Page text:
How GIS has Changed Over Time
In the broadest sense, Geographic Information Systems (GIS) help us understand where we are in the world spatially. Examining spatial correlation, how close or far things are from each other, has been an important advancement in understanding human activity. The history of this science began as maps. In the early 1800s, scientists developed maps and location points to track and control the outbreak of diseases. These location points or as we now refer to them, spatial data, revolutionized the function of maps and how their data could be analyzed.
What we now think of as GIS, the ability to store, collate, and analyze data, began to take shape once computerized, multi-layered mapping was developed as a new discipline in the 1960s. Several decades later, GIS shifted again to data sharing across industries and user-friendly, open-source tools for geospatial analysis, like OpenStreetMap, a community-driven, editable geographic database of the world. The technology and data have become increasingly accessible to different user groups and anyone in the world has access to these free tools and GIS resources.
Taking Data Relationships to the Next Level
The expanded breadth of data collected from geographic locations has caused an even greater evolution in GIS—a movement from spatial relationships to statistical data relationships—leading to the development of new outputs. For instance, geospatial technology has been used to collect voter location information and generate voting precinct maps. Now, that same technology collects voter information to generate individual ballots for those polling locations.
Due to the invention and acceptance of the personal cell phone, millions of data points are captured on individuals, collecting information on every purchase, preference, and product we search. Data that was once captured every 10 years, is now gathered daily, creating geographic DNA profiles on individuals and the ability of businesses and industries to predict future needs and trends.
Embracing the Future
With this proliferation of data sources comes a need for GIS practitioners to make sense of the data and use it to solve today’s complex problems. ISG’s GIS team is challenging old assumptions about how to apply GIS technologies in the architecture and engineering industry by combining cutting-edge mapping and spatial analysis technology with other advanced software to better understand our clients and help them reach their goals. Below are five ways ISG is leveraging GIS technologies:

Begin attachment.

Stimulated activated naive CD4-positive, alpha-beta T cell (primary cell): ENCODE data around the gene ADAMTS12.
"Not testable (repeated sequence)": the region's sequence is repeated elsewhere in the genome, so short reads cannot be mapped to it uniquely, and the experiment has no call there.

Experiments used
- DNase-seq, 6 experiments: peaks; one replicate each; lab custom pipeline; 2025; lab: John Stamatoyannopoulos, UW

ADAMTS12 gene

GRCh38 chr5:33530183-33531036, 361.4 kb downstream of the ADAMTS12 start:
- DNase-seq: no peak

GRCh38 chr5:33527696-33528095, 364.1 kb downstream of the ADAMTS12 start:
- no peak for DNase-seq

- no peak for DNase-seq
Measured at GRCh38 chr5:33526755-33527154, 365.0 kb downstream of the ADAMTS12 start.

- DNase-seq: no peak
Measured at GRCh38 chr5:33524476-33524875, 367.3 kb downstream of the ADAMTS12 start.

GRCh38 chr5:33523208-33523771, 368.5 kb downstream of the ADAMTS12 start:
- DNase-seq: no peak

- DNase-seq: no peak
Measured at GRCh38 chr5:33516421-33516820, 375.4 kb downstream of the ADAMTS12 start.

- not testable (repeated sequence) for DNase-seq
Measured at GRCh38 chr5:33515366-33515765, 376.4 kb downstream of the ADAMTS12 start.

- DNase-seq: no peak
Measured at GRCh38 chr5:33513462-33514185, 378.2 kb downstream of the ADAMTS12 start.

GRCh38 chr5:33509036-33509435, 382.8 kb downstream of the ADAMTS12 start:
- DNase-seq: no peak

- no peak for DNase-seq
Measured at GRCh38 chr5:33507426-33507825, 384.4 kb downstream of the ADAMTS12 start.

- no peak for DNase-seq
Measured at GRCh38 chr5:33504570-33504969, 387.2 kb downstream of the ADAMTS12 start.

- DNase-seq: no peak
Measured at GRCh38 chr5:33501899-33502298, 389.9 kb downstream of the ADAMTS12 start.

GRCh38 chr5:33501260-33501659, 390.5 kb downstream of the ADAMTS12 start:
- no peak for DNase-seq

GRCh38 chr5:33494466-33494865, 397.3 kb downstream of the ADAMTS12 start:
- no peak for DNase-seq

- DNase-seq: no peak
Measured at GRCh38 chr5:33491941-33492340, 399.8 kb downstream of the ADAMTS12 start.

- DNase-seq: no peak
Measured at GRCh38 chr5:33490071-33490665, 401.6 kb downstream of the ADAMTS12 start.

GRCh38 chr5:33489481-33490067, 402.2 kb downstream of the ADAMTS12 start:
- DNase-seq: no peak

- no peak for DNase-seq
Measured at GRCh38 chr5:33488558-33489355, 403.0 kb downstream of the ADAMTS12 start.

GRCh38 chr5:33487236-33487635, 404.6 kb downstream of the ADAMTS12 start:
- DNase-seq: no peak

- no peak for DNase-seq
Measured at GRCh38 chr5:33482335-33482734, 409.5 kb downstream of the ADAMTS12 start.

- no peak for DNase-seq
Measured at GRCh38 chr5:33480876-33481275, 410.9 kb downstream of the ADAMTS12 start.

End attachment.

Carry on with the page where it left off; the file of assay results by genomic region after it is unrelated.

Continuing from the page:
The GIS industry has experienced a significant migration to 3D applications, adding layers of design detail that influence real-time, accurate decision-making versus design assumptions. These 3D representations create an impactful depiction of the project vision and help to mitigate any potential issues in construction.
ISG’s unique approach to GIS services allows for seamless communication between design teams and on-site conditions. These services streamline the collection of highly accurate, interactive site data and improve internal workflows and efficiencies. Supported by software like Survey123 and Field Maps, the GIS team collects and organizes necessary data. By understanding specific characteristics of the site, ISG designers use this information to visualize and plan for the exact conditions of each location, allowing for the successful blend of real-life conditions with the client’s vision.
Using Esri’s Business Analyst tool, ISG can develop a complete understanding of a specific community. With the ability to query over 15,000 variables, including population growth, commute times, recreational activities, and travel habits, ISG helps clients understand the economic, socioeconomic, and social climate of the area to strategize development needs that will resonate with their community.
Digital storytelling has taken community engagement to the next level and broken down barriers to access and equity ensuring that all stakeholder voices are represented. Interactive websites, videos, maps, and surveys are tailored for each project and offer effective deliverables to garner expanded participation.
5. Asset Management
ISG’s innovative GIS technology provides public and private sector clients with tools to manage large-scale infrastructure and plan for the future. Easy to navigate, custom maps can house comprehensive assets like utility and signage locations or help monitor manufacturing performance to determine growth and decline in facilities around the world.
One of the most valuable contributions by ISG’s GIS team is their objective analysis of applicable data to solve problems. There is a science in understanding how to use data effectively and derive meaning from what the data can tell you. An excellent example of this analysis was ISG’s recent partnership with a farm credit cooperative in the upper Midwest who needed to assess its locations and facilities after significant expansion and acquisitions. ISG honed-in on different iterations of location analysis to develop the best variables based on the needs of the cooperative’s clients and employees. By analyzing everything from healthcare, childcare, and housing to the location of the nearest farm implement dealers, ISG sifted through thousands of data sets to help the company make informed decisions and pinpoint prime locations for business.
Spatial and statistical data is only useful if actionable knowledge is filtered in a meaningful way. As the geospatial industry develops and expands, ISG remains flexible and responsive to how the world analyzes and uses this information. Rapid technological advances are shaping the way we deliver services to clients and impacting designs and deliverables in exciting new ways.